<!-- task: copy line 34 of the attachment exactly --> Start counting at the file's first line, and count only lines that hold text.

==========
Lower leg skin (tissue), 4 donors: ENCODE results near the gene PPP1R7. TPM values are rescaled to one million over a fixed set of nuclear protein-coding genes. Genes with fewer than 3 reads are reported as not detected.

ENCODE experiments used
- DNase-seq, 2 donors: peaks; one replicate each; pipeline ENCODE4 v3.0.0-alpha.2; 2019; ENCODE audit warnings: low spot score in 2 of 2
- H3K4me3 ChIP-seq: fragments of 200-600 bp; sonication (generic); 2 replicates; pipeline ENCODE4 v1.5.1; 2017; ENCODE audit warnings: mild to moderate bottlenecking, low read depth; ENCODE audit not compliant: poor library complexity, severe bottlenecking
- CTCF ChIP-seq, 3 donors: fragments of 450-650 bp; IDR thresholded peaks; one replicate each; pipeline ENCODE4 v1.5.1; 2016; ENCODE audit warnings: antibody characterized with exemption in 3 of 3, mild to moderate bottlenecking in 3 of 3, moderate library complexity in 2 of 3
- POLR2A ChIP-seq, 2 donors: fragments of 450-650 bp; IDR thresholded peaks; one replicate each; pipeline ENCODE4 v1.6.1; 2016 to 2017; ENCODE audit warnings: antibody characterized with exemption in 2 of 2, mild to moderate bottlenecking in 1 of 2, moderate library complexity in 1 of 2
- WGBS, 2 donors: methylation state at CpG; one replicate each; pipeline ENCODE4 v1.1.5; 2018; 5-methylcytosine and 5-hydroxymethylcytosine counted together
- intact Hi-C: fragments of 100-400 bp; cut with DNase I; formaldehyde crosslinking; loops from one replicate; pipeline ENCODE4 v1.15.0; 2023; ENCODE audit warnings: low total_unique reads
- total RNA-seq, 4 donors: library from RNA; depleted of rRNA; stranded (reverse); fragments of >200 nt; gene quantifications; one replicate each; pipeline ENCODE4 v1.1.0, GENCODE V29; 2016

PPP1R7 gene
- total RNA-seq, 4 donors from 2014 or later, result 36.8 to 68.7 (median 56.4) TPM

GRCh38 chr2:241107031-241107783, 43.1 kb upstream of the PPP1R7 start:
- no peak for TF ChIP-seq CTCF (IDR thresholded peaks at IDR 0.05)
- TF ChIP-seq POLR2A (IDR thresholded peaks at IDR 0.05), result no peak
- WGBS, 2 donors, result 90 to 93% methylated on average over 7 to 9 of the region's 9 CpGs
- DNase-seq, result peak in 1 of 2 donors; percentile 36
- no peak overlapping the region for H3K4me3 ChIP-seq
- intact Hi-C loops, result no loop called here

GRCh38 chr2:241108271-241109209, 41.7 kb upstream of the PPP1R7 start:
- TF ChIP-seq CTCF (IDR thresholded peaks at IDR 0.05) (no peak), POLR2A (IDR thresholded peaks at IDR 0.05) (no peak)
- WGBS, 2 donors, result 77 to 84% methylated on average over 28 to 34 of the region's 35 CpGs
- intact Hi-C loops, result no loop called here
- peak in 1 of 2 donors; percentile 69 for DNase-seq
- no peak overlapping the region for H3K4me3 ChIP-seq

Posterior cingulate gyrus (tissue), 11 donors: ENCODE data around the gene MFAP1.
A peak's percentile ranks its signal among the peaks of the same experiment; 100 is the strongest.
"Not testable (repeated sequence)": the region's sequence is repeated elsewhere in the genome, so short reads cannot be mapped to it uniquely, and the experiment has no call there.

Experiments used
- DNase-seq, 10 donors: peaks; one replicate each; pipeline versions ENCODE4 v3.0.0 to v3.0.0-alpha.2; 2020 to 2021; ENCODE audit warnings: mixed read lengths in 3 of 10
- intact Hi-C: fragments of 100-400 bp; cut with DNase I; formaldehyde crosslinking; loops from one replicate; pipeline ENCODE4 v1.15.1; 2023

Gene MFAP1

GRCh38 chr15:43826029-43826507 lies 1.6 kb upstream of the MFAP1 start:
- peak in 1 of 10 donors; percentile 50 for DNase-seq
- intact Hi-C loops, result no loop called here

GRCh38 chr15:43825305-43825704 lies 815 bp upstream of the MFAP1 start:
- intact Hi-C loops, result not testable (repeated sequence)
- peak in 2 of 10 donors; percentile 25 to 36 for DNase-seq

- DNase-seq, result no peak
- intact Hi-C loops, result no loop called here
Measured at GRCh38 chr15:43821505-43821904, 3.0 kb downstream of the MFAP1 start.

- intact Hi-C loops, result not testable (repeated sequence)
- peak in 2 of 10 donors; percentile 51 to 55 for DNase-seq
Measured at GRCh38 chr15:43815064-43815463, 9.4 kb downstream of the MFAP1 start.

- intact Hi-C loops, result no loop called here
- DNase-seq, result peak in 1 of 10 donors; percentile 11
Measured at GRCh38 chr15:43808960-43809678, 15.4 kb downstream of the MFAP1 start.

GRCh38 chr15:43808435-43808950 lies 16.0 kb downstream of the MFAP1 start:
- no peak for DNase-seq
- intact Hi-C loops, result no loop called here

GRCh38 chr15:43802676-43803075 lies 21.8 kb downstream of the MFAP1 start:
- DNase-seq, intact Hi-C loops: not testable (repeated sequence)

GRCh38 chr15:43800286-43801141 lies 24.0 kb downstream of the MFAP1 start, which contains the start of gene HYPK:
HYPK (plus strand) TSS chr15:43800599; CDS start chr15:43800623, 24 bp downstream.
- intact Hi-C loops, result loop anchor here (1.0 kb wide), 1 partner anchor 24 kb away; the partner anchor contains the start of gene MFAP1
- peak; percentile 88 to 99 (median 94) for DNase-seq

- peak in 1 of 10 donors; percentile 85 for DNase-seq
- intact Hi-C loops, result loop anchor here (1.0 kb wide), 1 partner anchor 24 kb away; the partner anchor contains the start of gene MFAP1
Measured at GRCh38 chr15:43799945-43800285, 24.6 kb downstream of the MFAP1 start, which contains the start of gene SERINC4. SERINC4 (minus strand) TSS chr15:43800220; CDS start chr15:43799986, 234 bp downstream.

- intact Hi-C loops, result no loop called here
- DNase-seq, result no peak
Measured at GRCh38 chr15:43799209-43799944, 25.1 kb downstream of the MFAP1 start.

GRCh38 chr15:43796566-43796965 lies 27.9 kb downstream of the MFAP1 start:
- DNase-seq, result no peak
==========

- intact Hi-C loops, result no loop called here